‘I Don’t Want Anyone To Suffer’: Utah Woman Donates Kidney To Complete Stranger
SALT LAKE CITY, Utah — This week kicks off Transplant Awareness Month. Finding an organ donor with the right match isn’t always easy, but there is a growing need — especially in Utah.
Most people have two kidneys, but among a tight-knit group of five people, the kidney count totals to not 10 — but six.
They’ve each been affected by a kidney transplant in one way or another.
Eric Orwin, 26, is one of them.
“I had a birth defect when I was born, so my kidneys would never fully functioning,” Orwin said. “I started having problems when I was 21 and got told I couldn’t work anymore because that all the toxins in my body.”
He’s been on dialysis for more than three years.
“You go to sit in a chair for four hours, three times a week,” he explained.
Orwin said the treatment was physically and mentally exhausting.
“I started getting depressed, and my wife decided she was going to help out,” he said.
His wife, Mayra Orwin, created a flyer seeking a kidney donor for her husband. She plastered the flyer all over her community and even online.
That’s how 31-year-old Amber Taylor happened to see Eric Orwin’s flyer on a neighborhood Facebook page. She was inspired to step up to the plate after watching her own boss, Laurie Meachem, receive a kidney transplant. Meacham got her kidney from her sister.
“It was amazing to me that she was willing to change somebody’s life that she hadn’t even met,” Meacham said. “I couldn’t even think about that without crying.”
Taylor said giving is just part of her DNA, even to a stranger.
“I can’t say no … I don’t want anyone to suffer ever,” she explained.
Eric Orwin was elated by the news. “When I found out that she was actually willing to donate, I was so happy. It changed my whole mood. I was super excited knowing that I was finally getting a second chance at life.”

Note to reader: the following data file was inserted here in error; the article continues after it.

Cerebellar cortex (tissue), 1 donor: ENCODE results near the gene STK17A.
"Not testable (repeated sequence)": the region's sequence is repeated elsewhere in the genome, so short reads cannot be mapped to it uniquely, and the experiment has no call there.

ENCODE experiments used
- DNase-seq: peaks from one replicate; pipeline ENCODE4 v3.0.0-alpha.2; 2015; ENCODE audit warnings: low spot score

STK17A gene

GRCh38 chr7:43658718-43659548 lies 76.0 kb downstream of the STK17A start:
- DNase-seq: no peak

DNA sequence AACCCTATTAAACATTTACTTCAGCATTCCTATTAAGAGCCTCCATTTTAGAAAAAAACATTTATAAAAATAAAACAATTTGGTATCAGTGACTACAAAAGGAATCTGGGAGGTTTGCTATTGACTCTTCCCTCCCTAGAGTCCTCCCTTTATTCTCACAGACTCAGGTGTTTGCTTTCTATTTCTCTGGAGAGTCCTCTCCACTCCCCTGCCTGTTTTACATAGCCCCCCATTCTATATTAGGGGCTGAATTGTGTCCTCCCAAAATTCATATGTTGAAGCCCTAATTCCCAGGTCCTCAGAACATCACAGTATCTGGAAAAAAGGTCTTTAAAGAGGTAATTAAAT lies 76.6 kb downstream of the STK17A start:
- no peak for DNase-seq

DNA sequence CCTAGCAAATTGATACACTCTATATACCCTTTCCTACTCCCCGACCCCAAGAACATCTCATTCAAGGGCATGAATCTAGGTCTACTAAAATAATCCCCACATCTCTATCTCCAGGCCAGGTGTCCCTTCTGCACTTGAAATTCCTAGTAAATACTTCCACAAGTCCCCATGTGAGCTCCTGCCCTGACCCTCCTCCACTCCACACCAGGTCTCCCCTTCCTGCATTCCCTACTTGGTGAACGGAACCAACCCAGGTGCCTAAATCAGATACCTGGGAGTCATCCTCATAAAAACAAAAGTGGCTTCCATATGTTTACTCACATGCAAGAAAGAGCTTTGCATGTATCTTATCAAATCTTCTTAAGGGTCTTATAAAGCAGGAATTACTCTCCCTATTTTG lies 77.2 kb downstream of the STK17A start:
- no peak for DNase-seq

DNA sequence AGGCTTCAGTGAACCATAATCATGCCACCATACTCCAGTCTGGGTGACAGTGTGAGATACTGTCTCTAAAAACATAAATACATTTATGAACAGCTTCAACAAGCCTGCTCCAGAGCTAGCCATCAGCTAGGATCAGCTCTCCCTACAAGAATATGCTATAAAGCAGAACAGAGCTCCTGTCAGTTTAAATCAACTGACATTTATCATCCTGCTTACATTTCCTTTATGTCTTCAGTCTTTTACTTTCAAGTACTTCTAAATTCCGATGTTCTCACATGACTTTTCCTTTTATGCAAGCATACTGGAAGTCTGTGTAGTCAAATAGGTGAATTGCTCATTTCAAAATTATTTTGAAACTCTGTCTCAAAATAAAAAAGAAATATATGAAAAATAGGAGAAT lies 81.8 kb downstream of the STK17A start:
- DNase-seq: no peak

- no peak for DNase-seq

When Eric Orwin first met her, he said he praised Taylor for saving his life even though she wasn’t getting much out of it.
Taylor is married and the mother of two kids, but she felt the surgery was still worth the inconvenience and time away from her family.
“It could change someone else’s life permanently and forever… It’s just the right thing to do,” she said.
The transplant was successful, and now Taylor and the Orwins joke that she will always be part of Eric Orwin.
“I feel like we’re family now,” Taylor said.
Intermountain Healthcare’s Jerold Wilcox, the kidney transplant nurse coordinator at Intermountain Medical Center, said there is a growing need for donors of all types. He said there are about 800 people in Utah waiting for an organ transplant and 600 people waiting for kidney transplants.
He said the average Utahn typically waits about two to three years before receiving a transplant, although he said that time-frame can be shortened if the transplant is from a living donor.
Wilcox said new research shows about 18 people die every day nationwide waiting for a transplant.
He said 100,000 people start dialysis nationwide every year and sadly, one in four will likely die within that year.
Wilcox said without dialysis, kidney failure can be extremely fatal.
“It helps people live a fuller, richer life where they wouldn’t have before,” he said.
Wilcox knows the importance of it first hand. He is a kidney transplant recipient himself.
“My life was saved because of someone who was willing to donate,” Wilcox said.
He said your body only needs one kidney to function. Taylor said she was comforted by this thought while making her decision.
“The one I have left kind of picks up the slack. It increases what it can do,” she explained.
Taylor said her sacrifice was worth it.
“One of the greatest experiences of my life outside of becoming a mother,” she said.
Eric Orwin has found new hope for his future. He said he is “wanting kids, wanting a house, wanting everything — the dream. So that’s what I’m going to work towards once I get better.”
If you are interested in becoming a donor, visit intermountainhealthcare.org/DonateLife.